Archive for November, 2012

November 29, 2012

Fashion values: the unbearable balance between being unique and on trend

My very own bowler-deemed-cloche hat from Marc by Marc Jacobs, courtesy of the Outnet

Is it just me, or everyone instantly thinks of Milan Kundera when confronted with the word “unbearable”? Nevermind that; let us enjoy however the fact that we (I) were (was) reminded of one of his great novels, a particular one which pays homage to the bowler hat at a certain crucial point — The Unbearable Lightness of Being is what we are talking about, friends — and linger on the headpiece for a few minutes.

(…)

Hats are, I believe, a great transition point in terms of personal style. When one decides to wear such headpiece on a regular basis, an important point has been made: “I truly don´t care if you think I look ridiculous”. The fact is that unless you are Queen Elizabeth II, your hat may be passionately criticized by the public in general, not in the constructive way; let us remember that most of the regular people — those who think Anna Dello who? is a weird, crazy woman, A.K.A the majority of the population living on Earth — find Philip Treacy fascinators absolutely ridiculous.

However, when moving back to the fashion grounds — meaning those places in which the letters A,D,R have a meaning as obvious as F,D,R do — your choice of hat will speak even more loudly of the commitments your soul has made to sartorialism: will you go with tradition, emulating gangsters with a fedora, early twentieth-century starlets with a cloche, Fred Astaire with a top hat…? Or will you prefer to instead pay homage to a Cézanne painting — or Carmen Miranda, it all depends on your own personal references — and go for a piece rather similar to a basket of fruit?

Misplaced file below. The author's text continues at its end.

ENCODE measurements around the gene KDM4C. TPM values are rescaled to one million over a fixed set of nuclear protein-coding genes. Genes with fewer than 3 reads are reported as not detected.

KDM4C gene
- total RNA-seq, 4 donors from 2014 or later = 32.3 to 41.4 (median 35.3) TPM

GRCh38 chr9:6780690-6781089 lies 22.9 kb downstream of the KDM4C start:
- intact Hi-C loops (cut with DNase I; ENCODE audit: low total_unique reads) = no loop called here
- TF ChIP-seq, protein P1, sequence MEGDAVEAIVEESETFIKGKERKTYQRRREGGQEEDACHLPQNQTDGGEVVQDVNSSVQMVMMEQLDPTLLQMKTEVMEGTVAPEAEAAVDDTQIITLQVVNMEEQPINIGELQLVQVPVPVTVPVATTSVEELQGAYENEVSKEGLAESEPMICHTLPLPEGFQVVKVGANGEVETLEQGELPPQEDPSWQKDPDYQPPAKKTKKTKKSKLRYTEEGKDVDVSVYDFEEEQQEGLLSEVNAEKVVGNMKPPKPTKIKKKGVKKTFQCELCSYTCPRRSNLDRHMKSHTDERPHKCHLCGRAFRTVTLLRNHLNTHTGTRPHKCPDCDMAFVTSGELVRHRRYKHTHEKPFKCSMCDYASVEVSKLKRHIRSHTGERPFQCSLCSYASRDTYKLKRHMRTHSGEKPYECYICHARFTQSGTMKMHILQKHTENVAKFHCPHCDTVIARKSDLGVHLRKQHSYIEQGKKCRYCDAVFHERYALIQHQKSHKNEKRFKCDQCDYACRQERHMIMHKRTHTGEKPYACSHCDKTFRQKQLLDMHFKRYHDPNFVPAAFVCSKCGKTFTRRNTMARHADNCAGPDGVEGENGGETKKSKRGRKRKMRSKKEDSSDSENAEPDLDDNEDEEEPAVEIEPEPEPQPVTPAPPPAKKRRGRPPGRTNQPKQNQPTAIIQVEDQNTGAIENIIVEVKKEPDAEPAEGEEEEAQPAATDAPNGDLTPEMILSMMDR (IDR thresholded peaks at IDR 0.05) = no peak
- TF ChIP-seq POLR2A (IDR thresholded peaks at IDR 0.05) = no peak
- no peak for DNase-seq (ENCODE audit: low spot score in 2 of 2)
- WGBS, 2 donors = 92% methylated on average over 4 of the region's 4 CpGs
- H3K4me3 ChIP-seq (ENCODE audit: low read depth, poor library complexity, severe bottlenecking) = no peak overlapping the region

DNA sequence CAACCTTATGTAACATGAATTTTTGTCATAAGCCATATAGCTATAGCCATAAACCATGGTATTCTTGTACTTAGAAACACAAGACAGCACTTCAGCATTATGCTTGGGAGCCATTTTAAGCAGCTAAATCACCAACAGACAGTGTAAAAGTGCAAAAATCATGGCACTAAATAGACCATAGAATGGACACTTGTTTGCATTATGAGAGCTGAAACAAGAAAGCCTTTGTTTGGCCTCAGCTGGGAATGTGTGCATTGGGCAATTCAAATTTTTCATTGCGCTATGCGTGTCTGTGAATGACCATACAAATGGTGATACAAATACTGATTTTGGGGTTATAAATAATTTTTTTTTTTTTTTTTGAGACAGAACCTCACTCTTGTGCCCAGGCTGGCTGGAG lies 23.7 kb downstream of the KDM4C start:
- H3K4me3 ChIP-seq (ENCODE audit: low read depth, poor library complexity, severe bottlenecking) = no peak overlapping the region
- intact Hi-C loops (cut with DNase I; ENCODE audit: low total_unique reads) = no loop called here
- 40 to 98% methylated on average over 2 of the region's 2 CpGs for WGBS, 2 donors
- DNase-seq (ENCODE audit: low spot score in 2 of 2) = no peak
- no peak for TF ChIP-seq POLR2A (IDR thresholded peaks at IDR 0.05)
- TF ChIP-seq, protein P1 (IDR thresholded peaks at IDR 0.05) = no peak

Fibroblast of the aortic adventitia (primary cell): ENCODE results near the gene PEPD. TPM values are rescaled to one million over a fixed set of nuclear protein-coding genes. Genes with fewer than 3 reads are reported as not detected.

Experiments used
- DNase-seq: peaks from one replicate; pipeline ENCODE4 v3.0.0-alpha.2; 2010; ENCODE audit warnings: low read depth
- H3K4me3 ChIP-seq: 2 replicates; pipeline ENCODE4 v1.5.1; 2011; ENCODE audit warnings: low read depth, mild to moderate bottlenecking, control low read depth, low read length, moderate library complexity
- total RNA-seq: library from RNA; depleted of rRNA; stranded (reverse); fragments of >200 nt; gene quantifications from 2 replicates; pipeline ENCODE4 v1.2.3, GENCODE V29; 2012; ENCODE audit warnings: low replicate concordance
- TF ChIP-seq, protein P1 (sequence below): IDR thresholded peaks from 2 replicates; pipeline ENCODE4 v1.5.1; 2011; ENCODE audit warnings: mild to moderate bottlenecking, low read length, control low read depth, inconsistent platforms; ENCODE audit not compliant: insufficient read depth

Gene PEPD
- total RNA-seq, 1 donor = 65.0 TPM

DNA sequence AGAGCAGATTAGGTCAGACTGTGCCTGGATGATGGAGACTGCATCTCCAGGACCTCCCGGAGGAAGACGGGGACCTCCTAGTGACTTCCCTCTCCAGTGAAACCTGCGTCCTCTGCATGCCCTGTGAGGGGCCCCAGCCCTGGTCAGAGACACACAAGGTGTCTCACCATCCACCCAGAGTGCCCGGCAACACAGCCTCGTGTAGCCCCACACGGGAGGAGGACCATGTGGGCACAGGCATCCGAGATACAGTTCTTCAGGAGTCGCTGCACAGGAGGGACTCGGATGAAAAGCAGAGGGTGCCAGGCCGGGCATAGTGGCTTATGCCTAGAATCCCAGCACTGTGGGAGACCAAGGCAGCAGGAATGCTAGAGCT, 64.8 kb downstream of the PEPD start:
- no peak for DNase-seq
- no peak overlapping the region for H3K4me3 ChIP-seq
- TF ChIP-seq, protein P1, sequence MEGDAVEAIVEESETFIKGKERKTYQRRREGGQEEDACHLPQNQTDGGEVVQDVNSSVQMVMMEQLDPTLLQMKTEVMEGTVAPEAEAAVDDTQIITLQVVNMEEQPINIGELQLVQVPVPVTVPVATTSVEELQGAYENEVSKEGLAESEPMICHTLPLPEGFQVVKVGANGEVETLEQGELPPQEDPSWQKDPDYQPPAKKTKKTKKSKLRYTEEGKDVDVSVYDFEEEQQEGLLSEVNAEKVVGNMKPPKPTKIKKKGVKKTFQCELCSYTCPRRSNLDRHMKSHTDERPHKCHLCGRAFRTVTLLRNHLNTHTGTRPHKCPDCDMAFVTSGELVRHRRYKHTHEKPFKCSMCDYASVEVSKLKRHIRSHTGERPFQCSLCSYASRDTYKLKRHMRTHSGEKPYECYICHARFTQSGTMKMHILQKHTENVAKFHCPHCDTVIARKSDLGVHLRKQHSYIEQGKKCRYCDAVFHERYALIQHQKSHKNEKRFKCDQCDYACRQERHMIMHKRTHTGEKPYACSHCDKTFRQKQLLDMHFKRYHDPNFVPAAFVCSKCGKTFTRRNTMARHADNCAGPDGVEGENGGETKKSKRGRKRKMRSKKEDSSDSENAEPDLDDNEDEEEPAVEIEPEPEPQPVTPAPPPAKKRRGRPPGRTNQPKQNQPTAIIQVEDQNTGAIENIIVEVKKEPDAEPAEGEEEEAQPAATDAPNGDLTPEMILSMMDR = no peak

What is unique, and what is trendy, when it comes to wearing hats? Everything or nothing? Is there a hat equivalent to what Isabel Marant wedge sneakers meant to fashion this year (this is extreme rhetorics, as the obvious answer is NO)? In fact, what kind of opportunities are created and destroyed for a fashionista when such a massive takeover occurs — should one stay true to the sneakers because even though they do not display one´s unique eye for style anymore, they are still rather cool; perhaps more importantly, they are so now? On the other hand, how far from whatever is so now can one go for the sake of outlining strong personality and still be fashionable? To me, there is clearly a dialogue between trend and not that for its subtlety, makes it all the more magical when a look really works — try to notice how originality actually emerges from very private dialogues between the old and the new.

Hats are, to me, the epitome of such discussion between uniqueness and trendiness — because there is very little else that strongly evocates timelessness and at the same time, as strong and potentially insane as this particular accessory; the attitude, here, comes from deciding to tell your own story in the form of a thing you will wear on your head.

November 9, 2012

Virtual shelves and our propensity to buy expensive clothes

This scene wouldn´t have happened in our days — Vivian would have had net-a-porter

I have recently developed a theory about designer e-commerce and our propensity to buy expensive clothes: I think the internet makes us more comfortable purchasing items from tried and true, high-quality brands than we would should we follow our “normal”, physical world inclinations to such indulgences.